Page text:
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Topic initiated on Wednesday, November 5, 2003  -  8:35 PM Reply with quote


I am not muslim but really interested. In fact, I am reading the Qur'an and basics to understand this path.
Reading about prayers, I came across with a doubt and I couldn't find any question in this regard, so I would like a comment from anyone if it's possible:
I am a teacher. I am not able neither to stop my work until I finish nor leave my students alone in the classroom. Since I work from 8:30 AM to almost 4 PM it would be almost impossible to perform Zuhr in a daily basis (Monday through Friday) with few exceptions during Holidays or things like that. Usually school has lots of "unexpected" problems and reality is I get home around 4:30 or 5:00.
How a muslim can deal with situations like that? Specially that happens on a daily basis.
Before taking a step foward, I would like to have a better picture of all obligations I would assume.
Thank you in advance for any answer!
Jhangeer Hanif

Posted - Thursday, November 6, 2003  -  2:16 PM Reply with quote
The Holy Qur'an says that after professing faith, the believer is supposed to carry out all the virtuous deeds and exhort others to the right path and exhort others to demonstrate patience.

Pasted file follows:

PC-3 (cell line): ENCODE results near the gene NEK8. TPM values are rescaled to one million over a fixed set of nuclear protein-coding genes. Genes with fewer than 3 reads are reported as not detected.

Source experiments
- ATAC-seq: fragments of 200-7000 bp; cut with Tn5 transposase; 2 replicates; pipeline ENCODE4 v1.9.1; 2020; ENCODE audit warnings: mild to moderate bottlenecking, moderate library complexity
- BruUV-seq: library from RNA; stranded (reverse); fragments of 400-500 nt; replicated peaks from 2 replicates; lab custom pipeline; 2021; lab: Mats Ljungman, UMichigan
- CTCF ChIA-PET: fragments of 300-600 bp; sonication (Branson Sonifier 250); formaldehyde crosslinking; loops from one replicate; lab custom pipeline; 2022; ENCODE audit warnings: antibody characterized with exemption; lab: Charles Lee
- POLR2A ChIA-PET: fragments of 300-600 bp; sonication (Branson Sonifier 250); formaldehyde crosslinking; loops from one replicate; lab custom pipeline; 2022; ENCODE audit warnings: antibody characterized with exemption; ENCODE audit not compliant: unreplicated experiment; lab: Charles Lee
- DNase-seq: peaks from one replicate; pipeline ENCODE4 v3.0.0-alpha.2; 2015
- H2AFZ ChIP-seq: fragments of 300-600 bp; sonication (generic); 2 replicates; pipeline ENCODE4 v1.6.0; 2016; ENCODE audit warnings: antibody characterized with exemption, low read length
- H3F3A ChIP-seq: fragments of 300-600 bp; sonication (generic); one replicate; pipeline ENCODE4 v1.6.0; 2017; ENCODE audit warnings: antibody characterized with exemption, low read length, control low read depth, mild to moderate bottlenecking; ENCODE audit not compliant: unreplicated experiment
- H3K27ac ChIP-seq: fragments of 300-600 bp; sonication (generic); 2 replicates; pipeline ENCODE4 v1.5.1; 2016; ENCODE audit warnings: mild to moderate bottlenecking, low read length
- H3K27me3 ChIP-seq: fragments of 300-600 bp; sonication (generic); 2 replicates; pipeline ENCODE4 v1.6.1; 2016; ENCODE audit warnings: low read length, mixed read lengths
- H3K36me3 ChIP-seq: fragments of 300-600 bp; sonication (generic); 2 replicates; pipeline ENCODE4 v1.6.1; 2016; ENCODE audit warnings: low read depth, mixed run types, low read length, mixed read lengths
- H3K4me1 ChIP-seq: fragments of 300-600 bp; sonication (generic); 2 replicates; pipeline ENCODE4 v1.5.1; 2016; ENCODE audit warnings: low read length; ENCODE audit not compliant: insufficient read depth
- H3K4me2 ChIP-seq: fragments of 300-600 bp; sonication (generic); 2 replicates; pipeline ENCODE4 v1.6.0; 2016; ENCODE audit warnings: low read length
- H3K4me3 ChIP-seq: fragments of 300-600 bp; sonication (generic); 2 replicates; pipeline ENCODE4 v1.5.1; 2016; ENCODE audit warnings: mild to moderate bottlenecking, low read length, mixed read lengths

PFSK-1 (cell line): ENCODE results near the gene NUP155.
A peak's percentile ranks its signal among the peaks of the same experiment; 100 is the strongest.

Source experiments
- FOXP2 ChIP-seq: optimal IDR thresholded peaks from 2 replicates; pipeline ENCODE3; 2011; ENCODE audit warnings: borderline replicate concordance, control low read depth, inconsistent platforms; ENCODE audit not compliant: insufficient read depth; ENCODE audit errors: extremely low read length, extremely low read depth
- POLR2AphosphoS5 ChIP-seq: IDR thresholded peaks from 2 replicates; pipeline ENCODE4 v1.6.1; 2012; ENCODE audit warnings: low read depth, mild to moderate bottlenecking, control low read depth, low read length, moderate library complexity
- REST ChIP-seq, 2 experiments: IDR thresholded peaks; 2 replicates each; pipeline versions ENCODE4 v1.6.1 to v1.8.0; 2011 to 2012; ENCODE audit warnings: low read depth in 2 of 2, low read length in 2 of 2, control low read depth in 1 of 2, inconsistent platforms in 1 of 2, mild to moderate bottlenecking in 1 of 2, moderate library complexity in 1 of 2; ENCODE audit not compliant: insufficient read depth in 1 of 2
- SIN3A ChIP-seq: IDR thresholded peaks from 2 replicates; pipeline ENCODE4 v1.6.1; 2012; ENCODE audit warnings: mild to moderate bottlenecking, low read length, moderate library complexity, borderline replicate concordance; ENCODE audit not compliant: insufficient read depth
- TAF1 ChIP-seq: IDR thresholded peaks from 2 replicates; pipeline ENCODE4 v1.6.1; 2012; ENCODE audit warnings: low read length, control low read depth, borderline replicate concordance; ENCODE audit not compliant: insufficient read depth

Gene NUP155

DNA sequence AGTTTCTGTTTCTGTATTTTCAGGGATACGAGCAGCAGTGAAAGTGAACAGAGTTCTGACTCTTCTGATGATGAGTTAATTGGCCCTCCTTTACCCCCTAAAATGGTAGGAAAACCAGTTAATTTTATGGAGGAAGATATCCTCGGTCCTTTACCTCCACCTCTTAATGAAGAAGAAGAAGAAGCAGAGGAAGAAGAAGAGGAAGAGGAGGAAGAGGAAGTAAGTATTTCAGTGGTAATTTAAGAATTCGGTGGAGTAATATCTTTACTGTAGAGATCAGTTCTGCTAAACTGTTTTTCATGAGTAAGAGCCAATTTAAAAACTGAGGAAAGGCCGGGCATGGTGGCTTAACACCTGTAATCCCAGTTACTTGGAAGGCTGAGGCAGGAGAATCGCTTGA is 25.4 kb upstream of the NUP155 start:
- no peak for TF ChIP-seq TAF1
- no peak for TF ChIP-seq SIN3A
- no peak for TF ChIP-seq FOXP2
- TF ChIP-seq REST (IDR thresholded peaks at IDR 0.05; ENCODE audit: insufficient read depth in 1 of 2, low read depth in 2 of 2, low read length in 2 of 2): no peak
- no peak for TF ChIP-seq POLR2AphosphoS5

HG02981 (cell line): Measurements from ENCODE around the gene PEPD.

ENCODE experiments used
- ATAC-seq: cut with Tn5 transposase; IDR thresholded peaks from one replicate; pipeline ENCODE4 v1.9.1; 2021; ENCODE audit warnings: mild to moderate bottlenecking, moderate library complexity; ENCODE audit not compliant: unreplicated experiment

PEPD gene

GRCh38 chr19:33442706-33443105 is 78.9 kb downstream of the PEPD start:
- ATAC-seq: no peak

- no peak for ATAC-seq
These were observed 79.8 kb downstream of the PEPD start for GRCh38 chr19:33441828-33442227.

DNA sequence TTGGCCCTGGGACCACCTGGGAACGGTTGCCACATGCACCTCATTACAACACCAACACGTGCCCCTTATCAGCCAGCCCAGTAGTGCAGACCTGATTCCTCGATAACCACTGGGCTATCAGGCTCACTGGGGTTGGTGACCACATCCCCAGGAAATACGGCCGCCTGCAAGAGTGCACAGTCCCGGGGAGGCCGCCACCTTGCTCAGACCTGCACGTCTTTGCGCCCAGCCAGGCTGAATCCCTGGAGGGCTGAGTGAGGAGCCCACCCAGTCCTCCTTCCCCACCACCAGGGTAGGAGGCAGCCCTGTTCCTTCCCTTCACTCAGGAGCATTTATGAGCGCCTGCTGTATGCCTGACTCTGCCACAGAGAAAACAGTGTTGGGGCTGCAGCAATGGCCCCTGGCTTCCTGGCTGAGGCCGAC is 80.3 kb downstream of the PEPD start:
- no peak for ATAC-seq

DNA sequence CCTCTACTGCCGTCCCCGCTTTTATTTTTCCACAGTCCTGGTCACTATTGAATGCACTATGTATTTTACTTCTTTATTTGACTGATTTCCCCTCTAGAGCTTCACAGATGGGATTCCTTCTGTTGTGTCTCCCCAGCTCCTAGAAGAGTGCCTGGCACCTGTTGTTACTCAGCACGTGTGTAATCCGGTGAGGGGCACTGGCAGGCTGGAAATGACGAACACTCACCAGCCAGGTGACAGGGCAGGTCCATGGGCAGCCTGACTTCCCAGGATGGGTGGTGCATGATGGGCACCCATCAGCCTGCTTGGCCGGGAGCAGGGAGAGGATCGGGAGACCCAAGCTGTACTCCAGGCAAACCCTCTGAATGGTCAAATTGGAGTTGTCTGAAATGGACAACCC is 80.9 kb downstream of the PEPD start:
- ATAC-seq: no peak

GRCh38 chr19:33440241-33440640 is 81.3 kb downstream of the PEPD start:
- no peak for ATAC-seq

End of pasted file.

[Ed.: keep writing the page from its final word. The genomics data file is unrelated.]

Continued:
These specific claims on the part of the believers have compactly been described in Surah Asr. This Surah reads:

Time bears witness to the fact that this man shall indeed suffer losses except for those who profess faith, do good deeds and exhort one another to follow the right path and exhort one another to demonstrate patience. (103)

It should be appreciated that man has not been born blind as far as the knowledge of right and wrong is concerned. He does have an idea what good deeds are. He does not need to be informed that helping an old lady cross a road is a good act or taking a wounded person to a hospital is a desirable act or being honest while dealing people is very desirable. He has received this knowledge as progeny of Adam (pbuh) and Eve (pbuh) who received guidance directly from Allah. In a nutshell, a believer is supposed to become a good person in general of which he does have an idea.

However, there are also certain obligations that have been prescribed by Islam. Again, It should be appreciated that roots of these obligatory requirements are found in every person. Allah has just specified a certain form and boundaries for them, which make them appropriate and feasible for humans. For instance, the sentiments of worship are found in virtually every person. In order to regulate these sentiments and avoid extremes, Allah has promulgated fives prayers for everyone to say in a day. The fundamental of these obligations can be summarized as: